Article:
Even though the Cyanobacteria are classified as bacteria (lacking a membrane-bounded nucleus) they are photosynthetic and are included among our algal collections. Cyanobacteria played a decisive role in elevating the level of free oxygen in the atmosphere of the early Earth. Cyanobacteria can change remarkably in appearance, depending on the environmental conditions. Blue-green algae are common in soil, in both salt and fresh water, and can grow over a wide range of temperatures. They have been found to form mats in Antarctic lakes under several meters of ice and are responsible for the beautiful colors of the hot springs at Yellowstone and elsewhere. Cyanobacteria can also occur as symbionts of protozoans, diatoms and lichen-forming fungi, and vascular plants. Some blue-greens can fix nitrogen as well as photosynthesize, allowing them to grow with only light, water, a few minerals, and the nitrogen and carbon dioxide in the atmosphere.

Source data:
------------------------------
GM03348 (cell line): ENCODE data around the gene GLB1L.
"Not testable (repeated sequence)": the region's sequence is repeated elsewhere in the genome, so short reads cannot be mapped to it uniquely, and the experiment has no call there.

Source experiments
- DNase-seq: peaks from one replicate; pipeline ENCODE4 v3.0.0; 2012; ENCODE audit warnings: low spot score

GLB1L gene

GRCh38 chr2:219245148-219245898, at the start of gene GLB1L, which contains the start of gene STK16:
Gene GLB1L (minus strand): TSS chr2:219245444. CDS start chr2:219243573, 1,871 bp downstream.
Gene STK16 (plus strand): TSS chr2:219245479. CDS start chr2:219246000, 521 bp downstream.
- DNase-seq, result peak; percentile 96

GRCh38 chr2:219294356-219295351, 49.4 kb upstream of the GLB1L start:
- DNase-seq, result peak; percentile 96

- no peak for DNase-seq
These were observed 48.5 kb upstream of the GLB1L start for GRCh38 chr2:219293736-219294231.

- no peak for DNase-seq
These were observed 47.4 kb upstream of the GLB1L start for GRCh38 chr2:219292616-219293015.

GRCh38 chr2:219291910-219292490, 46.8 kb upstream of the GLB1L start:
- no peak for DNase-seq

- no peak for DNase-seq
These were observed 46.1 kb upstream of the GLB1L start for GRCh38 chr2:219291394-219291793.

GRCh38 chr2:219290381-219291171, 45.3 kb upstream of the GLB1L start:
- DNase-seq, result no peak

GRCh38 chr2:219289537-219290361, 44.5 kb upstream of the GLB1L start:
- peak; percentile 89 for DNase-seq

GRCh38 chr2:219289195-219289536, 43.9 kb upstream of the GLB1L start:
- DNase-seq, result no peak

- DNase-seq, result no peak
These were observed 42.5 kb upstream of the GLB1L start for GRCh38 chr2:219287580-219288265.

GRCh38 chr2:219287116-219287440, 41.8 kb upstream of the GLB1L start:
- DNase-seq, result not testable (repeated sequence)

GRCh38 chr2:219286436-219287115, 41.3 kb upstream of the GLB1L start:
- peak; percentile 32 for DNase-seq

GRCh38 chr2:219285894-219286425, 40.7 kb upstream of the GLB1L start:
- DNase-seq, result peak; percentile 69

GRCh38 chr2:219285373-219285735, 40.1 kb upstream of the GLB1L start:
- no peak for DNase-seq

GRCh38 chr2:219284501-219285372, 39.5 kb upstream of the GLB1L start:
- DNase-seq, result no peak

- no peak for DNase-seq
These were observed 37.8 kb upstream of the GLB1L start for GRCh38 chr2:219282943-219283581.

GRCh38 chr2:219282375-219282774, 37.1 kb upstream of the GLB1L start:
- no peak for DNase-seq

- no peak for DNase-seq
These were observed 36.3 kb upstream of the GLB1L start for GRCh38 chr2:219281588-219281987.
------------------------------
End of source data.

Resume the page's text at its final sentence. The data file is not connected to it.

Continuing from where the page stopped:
Cyanobacteria are different in many important ways from other photosynthetic prokaryotes. Instead of the bacteriochlorophylls found in purple and green bacteria, blue-greens contain chlorophyll a, as in eucaryotic phototrophs, and, produce free oxygen as a byproduct of photosynthesis. Cyanobacteria, however, lack the organized chloroplasts of eukaryotes and have their photosynthetic apparatus distributed peripherally in the cytoplasm.
The variety of striking colors exhibited by Cyanobacteria are a result of their major light-gathering pigments, the phycobilins, that are bound to protein granules, (phycobilisomes), that are attached to the photosynthetic membranes.
Large blooms of freshwater Cyanobacteria may produce toxins that can kill livestock. Other forms (Spirulina) are grown commercially and marketed as a high-protein dietary supplement.
Additional introductory information about this algal group may be found at the University of California - Museum of Paleontology.